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Translating World of Warcraft into a Tabletop Roleplaying Game: The Content Challenge
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Translating World of Warcraft into a Tabletop Roleplaying Game: The Content Challenge

January 8, 2008 Article Start Previous Page 2 of 3 Next
 

A 224-page RPG book contains about 168,000 words. The average novel has about 90,000 words. Thus, each of our books has about as much content as two novels. Not including the core book, we're staring at content equivalent to that found in twelve novels.

RPG books obviously include a lot of content; an RPG line includes an almost staggering amount of material about its setting. This fact can be both good and bad.

Good:

• RPG books can serve as an outlet for information that would otherwise be difficult to get into the fans' hands.

• RPG books can serve as excellent reference sources. I suspect that many people who buy our books don't do so because they want to play the game, but rather because they want to read about the Warcraft setting.

• RPG books allow you a lot of room to create stuff that doesn't (yet) exist in any other source.

The supplement books for the WoW RPG -- on my dining room table.

 

Bad:

• You need to fill those books with content.

This last issue is the one that got us. Of course, a lot of material about the Warcraft setting already exists, and we could print it in our books: what happened during the War of the Ancients, a description of the Dustwallow Marsh, and the story of Arthas's fall, for example. We did indeed print all these things -- despite the fact that true fans probably knew them already or knew where to find them. Our books were not complete without this information, plus we wanted the books to serve as a compiled reference source for the Warcraft setting.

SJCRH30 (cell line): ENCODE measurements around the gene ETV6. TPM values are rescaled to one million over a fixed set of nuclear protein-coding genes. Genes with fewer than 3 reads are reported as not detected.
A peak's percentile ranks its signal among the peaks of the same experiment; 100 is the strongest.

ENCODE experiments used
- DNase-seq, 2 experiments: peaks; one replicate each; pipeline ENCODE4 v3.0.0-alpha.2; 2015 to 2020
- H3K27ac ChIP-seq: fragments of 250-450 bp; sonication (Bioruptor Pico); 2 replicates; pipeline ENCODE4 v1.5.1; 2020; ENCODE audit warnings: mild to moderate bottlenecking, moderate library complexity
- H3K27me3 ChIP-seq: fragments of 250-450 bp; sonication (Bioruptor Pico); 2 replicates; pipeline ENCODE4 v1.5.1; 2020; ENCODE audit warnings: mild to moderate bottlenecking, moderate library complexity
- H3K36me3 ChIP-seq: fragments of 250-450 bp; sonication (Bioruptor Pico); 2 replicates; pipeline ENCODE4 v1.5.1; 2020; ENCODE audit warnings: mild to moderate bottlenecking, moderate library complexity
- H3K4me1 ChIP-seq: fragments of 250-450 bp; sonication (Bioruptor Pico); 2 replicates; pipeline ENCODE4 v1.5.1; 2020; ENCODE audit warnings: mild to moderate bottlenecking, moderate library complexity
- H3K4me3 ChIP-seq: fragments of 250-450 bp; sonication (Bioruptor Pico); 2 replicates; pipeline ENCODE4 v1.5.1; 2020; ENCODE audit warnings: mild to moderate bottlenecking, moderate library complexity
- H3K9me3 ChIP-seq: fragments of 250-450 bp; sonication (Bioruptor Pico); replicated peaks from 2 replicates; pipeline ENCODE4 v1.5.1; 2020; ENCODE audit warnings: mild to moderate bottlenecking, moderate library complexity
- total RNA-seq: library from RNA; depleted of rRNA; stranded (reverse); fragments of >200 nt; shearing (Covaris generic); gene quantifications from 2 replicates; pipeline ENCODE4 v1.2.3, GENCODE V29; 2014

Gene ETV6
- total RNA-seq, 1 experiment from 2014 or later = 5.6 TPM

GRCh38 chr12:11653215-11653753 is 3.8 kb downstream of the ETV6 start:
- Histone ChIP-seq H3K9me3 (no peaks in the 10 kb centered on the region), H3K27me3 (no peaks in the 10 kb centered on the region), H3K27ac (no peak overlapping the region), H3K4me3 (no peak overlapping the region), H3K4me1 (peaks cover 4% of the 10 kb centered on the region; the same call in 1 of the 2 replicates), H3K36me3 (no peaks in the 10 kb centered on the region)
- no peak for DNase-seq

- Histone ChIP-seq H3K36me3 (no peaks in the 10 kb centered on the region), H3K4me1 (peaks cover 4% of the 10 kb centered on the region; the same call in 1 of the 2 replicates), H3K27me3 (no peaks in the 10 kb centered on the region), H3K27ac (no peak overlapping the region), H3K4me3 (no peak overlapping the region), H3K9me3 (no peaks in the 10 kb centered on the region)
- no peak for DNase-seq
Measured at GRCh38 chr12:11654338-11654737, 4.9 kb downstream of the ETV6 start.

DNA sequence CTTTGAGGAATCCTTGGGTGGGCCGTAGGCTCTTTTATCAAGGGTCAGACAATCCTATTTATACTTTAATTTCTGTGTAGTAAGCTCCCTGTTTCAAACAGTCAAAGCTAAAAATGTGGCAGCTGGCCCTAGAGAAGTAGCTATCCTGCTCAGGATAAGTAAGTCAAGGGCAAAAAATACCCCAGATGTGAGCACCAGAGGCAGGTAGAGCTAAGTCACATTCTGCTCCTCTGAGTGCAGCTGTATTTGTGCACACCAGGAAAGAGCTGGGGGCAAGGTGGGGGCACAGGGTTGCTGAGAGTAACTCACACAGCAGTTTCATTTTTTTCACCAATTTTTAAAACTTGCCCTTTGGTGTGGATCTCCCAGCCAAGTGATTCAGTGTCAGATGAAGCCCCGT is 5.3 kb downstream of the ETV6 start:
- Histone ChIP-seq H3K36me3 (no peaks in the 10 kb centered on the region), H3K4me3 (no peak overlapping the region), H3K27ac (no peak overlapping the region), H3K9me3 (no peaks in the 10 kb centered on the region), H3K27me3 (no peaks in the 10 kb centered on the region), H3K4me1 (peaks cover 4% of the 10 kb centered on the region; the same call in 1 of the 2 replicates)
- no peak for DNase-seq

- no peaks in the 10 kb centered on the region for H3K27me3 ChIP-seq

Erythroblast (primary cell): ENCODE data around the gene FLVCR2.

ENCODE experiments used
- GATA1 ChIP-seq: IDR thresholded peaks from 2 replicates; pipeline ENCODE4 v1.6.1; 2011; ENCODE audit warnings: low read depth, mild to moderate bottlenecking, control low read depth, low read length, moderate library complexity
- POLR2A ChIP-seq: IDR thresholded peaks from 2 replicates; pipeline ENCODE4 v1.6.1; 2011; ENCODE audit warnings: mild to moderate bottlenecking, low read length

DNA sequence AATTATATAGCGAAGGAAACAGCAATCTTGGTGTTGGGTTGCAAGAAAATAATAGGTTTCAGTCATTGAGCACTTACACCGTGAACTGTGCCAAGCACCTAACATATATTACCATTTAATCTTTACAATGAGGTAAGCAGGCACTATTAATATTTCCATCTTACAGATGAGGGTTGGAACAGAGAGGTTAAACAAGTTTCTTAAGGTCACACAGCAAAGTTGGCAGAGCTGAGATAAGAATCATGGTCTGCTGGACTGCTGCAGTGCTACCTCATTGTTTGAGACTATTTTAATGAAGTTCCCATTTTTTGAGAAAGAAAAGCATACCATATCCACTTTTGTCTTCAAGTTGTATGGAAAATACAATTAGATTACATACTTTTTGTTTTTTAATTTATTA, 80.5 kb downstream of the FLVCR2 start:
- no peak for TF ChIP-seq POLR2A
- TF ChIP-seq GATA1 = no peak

We wanted to add additional content to the books as well. RPG books can be a great resource for material that, for whatever reason, you can't release in the video game, and we wanted to use that potential. Also, fans have a right to expect new content in their RPG books.

So we asked Blizzard for more information. And they gave us some -- information from expansions and patches that were in development at the time, or things that they hadn't yet had a chance to deliver to the fans.

Yet this information still wasn't enough. So, as writers, we started making up stuff. That's what we generally get paid to do, after all.


For the RPG, we had to delve into unexplored aspects of Warcraft lore, like high elf culture and history.

Such a turn of events was both unavoidable and unsurprising. When you're writing these books, you need to make up things. How orc culture feels about mages, for example, or what the streets of Stormwind would be like for a poverty-stricken child. We extrapolated from existing material, coming up with a clearer and more detailed picture of what Azeroth would be like for someone who truly lived in it.

However, Blizzard didn't feel comfortable allowing a third party, like us, to invent stuff about the Warcraft world. That's understandable, certainly, but definitely a problem if you're a roleplaying game line.


Article Start Previous Page 2 of 3 Next

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